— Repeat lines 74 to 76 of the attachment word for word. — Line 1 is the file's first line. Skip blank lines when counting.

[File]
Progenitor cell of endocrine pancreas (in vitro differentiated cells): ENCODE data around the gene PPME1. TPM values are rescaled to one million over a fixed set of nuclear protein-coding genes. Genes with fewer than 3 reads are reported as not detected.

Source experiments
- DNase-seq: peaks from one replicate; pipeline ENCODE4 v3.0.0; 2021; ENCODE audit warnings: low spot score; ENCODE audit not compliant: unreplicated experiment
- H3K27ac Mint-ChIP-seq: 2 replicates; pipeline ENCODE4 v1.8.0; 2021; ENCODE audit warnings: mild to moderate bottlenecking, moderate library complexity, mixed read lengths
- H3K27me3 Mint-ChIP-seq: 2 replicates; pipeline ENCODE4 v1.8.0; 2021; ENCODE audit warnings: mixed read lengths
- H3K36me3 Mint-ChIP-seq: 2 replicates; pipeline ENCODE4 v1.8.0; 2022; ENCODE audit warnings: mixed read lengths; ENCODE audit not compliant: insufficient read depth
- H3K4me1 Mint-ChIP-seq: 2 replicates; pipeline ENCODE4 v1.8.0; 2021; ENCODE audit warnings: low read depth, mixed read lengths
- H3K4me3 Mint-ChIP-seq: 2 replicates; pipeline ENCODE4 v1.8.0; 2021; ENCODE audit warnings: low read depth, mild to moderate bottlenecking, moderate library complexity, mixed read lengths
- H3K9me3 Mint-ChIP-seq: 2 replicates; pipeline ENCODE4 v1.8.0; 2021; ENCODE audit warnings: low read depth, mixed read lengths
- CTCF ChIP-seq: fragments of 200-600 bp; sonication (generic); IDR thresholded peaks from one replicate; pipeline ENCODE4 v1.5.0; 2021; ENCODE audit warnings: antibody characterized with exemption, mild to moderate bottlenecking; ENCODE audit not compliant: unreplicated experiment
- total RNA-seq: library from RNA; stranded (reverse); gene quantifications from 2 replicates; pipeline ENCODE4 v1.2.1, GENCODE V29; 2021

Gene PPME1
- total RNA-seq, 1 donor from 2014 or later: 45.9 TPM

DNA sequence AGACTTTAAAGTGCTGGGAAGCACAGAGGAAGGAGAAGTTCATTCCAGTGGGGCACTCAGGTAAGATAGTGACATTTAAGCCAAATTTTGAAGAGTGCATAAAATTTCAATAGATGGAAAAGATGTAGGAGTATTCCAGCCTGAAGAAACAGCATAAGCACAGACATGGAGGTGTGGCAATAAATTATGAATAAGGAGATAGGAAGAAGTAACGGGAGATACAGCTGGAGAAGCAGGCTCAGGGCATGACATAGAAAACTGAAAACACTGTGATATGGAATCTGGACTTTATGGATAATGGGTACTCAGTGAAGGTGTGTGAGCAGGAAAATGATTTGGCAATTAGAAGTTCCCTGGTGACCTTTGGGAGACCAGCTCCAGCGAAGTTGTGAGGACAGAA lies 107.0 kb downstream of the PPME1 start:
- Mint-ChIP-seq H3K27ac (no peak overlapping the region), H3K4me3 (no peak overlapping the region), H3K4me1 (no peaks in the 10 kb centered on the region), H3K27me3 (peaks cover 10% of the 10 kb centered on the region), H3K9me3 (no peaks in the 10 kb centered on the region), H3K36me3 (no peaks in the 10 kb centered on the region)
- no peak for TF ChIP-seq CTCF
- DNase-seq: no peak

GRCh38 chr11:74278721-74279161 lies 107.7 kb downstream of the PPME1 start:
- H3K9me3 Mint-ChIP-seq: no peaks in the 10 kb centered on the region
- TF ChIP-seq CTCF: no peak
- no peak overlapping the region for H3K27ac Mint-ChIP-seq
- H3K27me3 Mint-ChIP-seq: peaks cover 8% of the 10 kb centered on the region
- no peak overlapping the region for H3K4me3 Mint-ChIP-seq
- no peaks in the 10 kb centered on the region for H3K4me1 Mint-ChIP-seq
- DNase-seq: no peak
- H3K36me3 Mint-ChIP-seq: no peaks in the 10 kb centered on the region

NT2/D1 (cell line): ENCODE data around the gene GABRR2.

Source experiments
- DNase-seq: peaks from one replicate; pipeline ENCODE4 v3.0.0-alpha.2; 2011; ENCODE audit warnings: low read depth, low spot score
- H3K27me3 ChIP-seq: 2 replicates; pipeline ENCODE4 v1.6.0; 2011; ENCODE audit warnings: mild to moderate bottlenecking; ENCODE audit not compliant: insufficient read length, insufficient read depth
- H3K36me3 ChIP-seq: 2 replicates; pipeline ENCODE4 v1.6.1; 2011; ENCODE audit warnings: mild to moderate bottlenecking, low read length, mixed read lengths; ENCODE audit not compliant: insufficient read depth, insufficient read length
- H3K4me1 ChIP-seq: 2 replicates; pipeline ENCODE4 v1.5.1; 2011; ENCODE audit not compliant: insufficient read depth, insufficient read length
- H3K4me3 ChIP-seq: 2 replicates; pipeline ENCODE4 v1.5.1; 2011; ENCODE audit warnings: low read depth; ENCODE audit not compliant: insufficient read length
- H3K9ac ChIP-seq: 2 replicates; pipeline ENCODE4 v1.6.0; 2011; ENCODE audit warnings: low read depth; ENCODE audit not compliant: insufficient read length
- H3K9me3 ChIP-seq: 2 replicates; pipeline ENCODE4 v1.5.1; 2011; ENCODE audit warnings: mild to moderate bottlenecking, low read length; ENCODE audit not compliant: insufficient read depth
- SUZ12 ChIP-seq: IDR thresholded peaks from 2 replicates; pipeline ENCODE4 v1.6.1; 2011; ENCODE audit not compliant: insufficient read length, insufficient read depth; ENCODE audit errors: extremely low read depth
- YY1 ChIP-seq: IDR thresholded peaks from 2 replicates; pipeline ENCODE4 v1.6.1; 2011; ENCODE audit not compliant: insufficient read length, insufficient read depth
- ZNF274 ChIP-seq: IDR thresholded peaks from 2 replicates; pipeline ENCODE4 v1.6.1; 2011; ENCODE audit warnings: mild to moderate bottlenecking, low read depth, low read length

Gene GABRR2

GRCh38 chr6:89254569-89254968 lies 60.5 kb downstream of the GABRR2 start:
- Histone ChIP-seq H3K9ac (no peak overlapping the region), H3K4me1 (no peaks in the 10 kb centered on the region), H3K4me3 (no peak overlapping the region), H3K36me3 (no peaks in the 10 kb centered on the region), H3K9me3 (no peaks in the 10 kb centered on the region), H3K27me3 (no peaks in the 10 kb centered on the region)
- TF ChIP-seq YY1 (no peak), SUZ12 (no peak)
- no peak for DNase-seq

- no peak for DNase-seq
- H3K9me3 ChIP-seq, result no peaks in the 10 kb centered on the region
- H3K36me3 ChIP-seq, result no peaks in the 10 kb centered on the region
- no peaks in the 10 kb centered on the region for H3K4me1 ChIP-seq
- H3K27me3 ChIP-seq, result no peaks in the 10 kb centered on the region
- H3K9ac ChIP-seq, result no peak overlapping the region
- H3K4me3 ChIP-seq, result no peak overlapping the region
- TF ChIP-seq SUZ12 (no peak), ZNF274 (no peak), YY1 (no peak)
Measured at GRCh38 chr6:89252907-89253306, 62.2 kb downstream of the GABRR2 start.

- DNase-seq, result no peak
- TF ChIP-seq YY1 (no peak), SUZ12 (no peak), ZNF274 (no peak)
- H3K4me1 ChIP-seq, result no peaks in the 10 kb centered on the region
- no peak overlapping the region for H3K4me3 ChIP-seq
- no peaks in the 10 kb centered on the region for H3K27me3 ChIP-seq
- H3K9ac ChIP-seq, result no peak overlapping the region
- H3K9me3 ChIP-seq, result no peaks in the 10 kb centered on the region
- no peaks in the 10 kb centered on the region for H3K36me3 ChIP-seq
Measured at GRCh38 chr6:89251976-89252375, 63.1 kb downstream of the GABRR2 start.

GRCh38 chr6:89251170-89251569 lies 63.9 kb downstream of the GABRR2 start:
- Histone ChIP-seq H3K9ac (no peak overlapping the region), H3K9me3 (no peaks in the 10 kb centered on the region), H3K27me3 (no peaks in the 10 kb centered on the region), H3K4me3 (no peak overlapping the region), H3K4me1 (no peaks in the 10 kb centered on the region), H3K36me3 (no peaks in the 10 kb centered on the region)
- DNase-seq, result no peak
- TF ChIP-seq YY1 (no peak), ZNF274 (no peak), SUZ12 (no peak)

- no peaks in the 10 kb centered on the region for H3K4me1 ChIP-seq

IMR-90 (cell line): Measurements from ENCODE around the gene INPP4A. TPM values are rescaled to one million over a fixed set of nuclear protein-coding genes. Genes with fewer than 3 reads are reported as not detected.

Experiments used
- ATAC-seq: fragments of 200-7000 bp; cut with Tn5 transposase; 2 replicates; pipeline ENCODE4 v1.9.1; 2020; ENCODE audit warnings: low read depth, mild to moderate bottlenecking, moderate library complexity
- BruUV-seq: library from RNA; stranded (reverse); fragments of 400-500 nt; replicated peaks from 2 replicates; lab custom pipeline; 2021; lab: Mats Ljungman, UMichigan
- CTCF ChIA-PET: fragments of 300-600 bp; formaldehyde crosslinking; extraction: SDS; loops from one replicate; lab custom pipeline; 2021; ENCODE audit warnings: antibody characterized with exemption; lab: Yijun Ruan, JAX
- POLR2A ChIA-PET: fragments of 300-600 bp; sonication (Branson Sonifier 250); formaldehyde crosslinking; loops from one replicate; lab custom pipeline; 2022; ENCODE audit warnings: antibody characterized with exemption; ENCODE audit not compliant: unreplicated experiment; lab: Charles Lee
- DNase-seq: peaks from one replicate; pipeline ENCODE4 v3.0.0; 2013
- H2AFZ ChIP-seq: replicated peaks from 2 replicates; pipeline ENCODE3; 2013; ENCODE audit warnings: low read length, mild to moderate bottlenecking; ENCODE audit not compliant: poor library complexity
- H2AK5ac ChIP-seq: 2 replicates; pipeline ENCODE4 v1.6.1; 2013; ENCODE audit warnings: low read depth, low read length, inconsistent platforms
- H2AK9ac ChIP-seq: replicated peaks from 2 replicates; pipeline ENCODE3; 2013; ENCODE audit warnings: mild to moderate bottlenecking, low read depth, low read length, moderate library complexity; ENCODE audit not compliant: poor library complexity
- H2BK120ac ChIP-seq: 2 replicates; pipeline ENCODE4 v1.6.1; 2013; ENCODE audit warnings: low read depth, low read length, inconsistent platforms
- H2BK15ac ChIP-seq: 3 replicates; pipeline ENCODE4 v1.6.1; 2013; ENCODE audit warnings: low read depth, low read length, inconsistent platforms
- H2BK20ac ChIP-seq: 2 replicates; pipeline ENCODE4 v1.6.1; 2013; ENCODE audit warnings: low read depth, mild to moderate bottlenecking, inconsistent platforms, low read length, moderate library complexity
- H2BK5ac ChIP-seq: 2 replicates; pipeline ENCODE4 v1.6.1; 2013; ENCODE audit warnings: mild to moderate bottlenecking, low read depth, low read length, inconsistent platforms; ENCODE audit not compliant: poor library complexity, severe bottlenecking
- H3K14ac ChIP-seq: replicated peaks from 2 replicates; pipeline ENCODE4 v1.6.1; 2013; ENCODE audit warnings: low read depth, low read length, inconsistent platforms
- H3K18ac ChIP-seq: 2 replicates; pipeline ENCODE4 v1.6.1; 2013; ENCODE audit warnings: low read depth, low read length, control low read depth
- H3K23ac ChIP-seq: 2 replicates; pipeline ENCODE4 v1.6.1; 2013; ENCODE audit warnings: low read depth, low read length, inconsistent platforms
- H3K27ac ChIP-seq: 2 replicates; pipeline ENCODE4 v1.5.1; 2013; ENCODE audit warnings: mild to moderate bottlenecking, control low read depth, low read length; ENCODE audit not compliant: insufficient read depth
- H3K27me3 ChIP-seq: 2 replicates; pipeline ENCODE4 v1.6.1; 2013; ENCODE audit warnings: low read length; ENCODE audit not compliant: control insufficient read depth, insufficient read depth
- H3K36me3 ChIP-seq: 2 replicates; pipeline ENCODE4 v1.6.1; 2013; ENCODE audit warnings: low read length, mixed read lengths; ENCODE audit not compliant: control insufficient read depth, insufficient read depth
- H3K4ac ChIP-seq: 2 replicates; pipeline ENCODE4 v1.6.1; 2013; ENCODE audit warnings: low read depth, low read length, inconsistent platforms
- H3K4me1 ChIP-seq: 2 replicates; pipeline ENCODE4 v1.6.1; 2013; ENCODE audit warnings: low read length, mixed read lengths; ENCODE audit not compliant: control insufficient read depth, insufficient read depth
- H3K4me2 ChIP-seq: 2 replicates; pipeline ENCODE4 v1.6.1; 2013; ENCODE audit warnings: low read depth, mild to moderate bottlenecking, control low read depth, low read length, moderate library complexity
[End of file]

- H2AFZ ChIP-seq: replicated peaks from 2 replicates; pipeline ENCODE3; 2013; ENCODE audit warnings: low read length, mild to moderate bottlenecking; ENCODE audit not compliant: poor library complexity
- H2AK5ac ChIP-seq: 2 replicates; pipeline ENCODE4 v1.6.1; 2013; ENCODE audit warnings: low read depth, low read length, inconsistent platforms
- H2AK9ac ChIP-seq: replicated peaks from 2 replicates; pipeline ENCODE3; 2013; ENCODE audit warnings: mild to moderate bottlenecking, low read depth, low read length, moderate library complexity; ENCODE audit not compliant: poor library complexity